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“Spicy Crab Noodles is so easy and delish. Best when made with fresh Dungeness (or whatever your local crab is) – but if none is available, use a good canned lump meat crab found in the refrigerator section of most supermarkets and fish markets”
Prepare the sauce by combining the ketchup, hoisin, chili garlic sauce, rice wine vinegar, and sesame seed oil in a bowl. Mix well - set aside.
Clean all of the meat out of the body of the crab and set aside - being careful to remove all shells. Open and drain the lump meat crab, if using. Cut and split all of the legs of the crab. Set-aside.
If you have whole crab legs Heat the oil in a wok or wide heavy skillet; add the ginger, garlic, jalepeno and crab leg pieces, cook, stirring often, until heated through and nicely covered in the spices - about 5 minutes. Remove from the heat and set-aside. If you don't have crab pieces Heat the oil in a wok or wide heavy skillet, add the ginger, garlic and jalepeno, cook for about 2 - 3 minutes.
Continue the dish by adding the sauce to the wok or skillet; bring to a simmer, then add the cooked noodles along with the crab meat(s). Toss gently to combine and heat through adding a bit of the noodle cooking liquid if it seems too dry.
Serve in wide bowls, topped with the crab leg pieces (if you have them) the sliced green onions and a squeeze of fresh lime juice.
Wine Recommendation: This dish is a bit on the spicy side so a nice cool refreshing dry Riesling is a good call for wine. Another good choice would be a Viognier with its fresh tropical fruit notes. An Italian Pinot Grigio or Pinot Gris would also work.
When Dungeness crab is in season, BB could eat it 24/7. Cooked, freshly picked from the shell – however.
I too love it just freshly picked from the shell, but after a while, I want to do more with it. Crab cakes, such as my recipe for Crab Cakes with Fresh Mango Slaw are always an excellent use of crab, as are my recipes for quiche, including Crab and Smoked Salmon Crustless Quiche or Crab, Shrimp and Artichoke Heart Quiche.
Crab Mac n Cheese? Sure, another tasty choice. But, if you know me, you know that I like to try new and different things. Or sometimes, to just try to recreate an old culinary memory. One that has stuck around in my head, and on my taste buds for years. Such as this idea for Spicy Crab Noodles.
Going back into the way-back machine, at the time when BB worked for the San Francisco Visitor’s and Convention Bureau and my life revolved around the greatest chef’s and restaurants in San Francisco, we had a marvelous crab noodle dish at the Slanted Door – one of Charles Phan’s restaurants. It was a simple noodle dish, with the typical Thai flavors, sweet, sour, salty, spicy, served with fresh Dungeness crab pieces.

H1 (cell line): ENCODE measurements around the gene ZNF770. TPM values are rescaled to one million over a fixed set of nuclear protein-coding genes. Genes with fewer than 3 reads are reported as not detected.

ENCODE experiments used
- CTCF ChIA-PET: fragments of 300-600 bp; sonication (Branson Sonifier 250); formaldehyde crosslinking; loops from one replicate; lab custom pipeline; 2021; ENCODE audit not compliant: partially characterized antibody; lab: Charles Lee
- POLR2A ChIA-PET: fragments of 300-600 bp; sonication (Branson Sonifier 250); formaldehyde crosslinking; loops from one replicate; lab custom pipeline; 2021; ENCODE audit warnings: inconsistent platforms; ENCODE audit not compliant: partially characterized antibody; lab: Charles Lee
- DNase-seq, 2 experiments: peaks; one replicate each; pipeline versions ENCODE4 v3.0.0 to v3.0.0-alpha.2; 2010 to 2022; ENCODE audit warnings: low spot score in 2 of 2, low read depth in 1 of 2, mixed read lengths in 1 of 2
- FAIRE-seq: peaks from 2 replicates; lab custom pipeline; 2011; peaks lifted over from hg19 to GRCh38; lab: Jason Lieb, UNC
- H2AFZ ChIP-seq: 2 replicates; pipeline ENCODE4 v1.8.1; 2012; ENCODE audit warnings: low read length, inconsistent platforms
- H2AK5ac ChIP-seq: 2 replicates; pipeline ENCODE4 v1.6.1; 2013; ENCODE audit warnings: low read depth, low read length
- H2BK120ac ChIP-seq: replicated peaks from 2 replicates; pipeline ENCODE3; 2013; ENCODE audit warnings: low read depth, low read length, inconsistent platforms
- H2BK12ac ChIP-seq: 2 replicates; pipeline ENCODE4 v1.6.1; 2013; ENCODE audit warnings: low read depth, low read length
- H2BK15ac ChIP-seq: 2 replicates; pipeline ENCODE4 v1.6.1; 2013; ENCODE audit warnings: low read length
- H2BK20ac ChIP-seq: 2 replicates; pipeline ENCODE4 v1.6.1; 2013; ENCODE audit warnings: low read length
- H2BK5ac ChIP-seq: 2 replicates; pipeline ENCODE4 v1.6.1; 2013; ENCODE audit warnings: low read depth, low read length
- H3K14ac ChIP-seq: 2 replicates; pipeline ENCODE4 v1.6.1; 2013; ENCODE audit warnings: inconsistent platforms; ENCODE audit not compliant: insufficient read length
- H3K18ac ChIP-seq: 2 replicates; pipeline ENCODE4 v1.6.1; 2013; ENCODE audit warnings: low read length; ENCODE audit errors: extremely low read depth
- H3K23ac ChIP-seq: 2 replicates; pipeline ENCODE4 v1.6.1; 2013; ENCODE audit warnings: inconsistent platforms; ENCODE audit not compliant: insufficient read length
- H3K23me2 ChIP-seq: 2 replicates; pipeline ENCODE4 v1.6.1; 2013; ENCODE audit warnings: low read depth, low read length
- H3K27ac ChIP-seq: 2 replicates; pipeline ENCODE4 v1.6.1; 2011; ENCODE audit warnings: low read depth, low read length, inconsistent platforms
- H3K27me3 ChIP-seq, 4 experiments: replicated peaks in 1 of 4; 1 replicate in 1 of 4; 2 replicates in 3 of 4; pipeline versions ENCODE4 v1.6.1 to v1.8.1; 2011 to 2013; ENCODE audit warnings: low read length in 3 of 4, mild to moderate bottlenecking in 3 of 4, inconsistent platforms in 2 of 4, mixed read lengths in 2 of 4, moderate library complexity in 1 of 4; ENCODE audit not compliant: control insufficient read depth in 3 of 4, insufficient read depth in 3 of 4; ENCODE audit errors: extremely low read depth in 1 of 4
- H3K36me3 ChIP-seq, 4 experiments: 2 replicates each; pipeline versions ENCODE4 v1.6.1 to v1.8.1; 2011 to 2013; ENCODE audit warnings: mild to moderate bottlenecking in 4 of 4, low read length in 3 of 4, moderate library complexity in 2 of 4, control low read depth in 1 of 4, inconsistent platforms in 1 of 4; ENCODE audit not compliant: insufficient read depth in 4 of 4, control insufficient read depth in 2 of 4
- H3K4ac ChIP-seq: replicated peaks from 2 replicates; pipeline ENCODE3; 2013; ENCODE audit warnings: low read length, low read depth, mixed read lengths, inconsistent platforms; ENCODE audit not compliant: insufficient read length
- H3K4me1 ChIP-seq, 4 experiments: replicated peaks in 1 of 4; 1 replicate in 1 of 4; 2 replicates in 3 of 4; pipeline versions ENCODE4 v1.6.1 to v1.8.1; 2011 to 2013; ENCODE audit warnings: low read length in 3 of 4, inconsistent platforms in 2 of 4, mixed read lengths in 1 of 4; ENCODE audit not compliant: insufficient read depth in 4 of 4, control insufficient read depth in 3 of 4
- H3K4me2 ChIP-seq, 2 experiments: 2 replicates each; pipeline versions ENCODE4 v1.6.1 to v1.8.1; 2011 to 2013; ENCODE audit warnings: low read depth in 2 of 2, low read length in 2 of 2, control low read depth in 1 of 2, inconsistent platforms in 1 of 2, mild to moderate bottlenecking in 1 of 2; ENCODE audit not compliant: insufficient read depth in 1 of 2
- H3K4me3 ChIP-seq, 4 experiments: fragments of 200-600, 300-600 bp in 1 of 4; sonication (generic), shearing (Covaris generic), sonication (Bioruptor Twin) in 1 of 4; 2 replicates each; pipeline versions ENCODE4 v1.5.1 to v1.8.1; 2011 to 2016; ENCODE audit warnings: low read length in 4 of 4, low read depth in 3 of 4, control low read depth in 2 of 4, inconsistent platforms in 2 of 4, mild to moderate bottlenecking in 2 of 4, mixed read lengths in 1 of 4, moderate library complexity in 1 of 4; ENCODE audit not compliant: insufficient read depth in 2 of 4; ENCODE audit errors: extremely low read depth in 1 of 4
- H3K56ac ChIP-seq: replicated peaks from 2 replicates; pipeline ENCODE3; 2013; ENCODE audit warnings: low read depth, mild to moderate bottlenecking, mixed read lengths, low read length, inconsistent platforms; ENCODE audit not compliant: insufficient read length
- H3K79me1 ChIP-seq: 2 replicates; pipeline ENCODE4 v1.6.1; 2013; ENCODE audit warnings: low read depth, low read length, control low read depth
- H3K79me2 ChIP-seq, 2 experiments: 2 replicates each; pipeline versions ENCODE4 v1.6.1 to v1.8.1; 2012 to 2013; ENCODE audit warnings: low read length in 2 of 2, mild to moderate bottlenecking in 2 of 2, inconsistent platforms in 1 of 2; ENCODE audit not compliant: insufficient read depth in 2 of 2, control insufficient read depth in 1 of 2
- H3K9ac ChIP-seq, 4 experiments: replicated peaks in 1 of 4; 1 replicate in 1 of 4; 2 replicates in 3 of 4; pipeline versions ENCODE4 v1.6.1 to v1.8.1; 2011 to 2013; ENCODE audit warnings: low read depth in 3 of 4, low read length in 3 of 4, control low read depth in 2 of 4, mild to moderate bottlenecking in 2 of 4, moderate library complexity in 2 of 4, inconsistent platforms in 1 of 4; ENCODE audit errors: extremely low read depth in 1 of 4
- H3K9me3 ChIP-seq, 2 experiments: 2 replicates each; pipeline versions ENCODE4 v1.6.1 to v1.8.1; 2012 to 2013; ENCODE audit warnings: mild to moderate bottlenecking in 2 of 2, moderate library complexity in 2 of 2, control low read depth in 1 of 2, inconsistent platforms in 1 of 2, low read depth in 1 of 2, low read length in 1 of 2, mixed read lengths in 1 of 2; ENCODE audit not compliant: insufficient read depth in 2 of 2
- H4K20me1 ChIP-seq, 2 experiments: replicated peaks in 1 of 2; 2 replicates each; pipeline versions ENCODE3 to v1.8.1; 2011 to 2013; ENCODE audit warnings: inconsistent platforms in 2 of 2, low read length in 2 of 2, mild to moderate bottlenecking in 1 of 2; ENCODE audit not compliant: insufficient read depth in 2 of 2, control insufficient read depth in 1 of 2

My recipe is LOOSELY based on his…very loosely. I really didn’t think to look if there was a recipe on-line for his version of it. I know, really? But I just did what I love to do best, take a memory and make it into a reality.
At least my new reality…
In Mr. Phan’s version of the dish, he used cellophane noodles. I like cellophane noodles just fine, even though they lack a “flavor” element and are mostly texture, they are a fine choice AND in using them helps keeps the dish gluten-free. Buckwheat noodles are another gluten-free choice that works fine with this dish. I chose udon-noodles, thin udon noodles, made of flour so not gluten-free, but with a nice flavor and texture. You could also use Italian noodles, such as capellini, or just plain old spaghetti noodles.
So the noodle choice is up to you.
In Mr. Phan’s version, he used only crab meat, no shell. I’m sure a part of that is, eating with one’s hands in a restaurant might seem a bit “uncouth” – although, in my mind, certain foods demand it. I love eating crab with my fingers…digging out the meat, slurping up the juices…so I used a mixture of both crab in the shell and crab meats. With a Dungeness crab, you have a good amount of “body” meat – although for me it was not quite enough so I supplemented with a refrigerated lump meat crab – incorporating that into the dish and reserving all my sweet Dungeness meat for the top.
If Dungeness crab is not available in your area, use whatever local crab you have, or a good refrigerated lump meat crab.
REMEMBER – whenever you buy crab meat, buy only the meat sold in the refrigerated section of your store, NOT anything from the aisle. The crab sold in the aisle is crap, and should not be consumed except as possibly stirred into some sour cream to make a dip.
Mr. Phan’s recipe used a simple sauce of fish sauce, oyster sauce, and sesame oil. As I said, I didn’t think to look up his recipe, and in my mind’s eye, it was a bit more complex than that, so I made a sauce that was/is a bit more complex than that. Although the next time I make this dish, I might add a bit of fish sauce to it – I like the complex flavor of fish sauce. But that’s for next time. I liked my sauce just fine…As did the family as they dug into seconds.
I topped the dish off with some fresh sliced green onions and a squeeze of lime. The lime added a freshness to the dish, as well as that sour element. So while I say it’s optional, it’s not. Get the lime. Unless you live somewhere where they don’t exist, then never-mind.
So all in all, at the end of the day, when you have your cooked crab, and it has been cracked and cleaned, and you’ve dug the meat out, or, you are using a canned refrigerated lump meat crab, this delish dish can be on your table in about 20 minutes or less.
Now that’s fast food!
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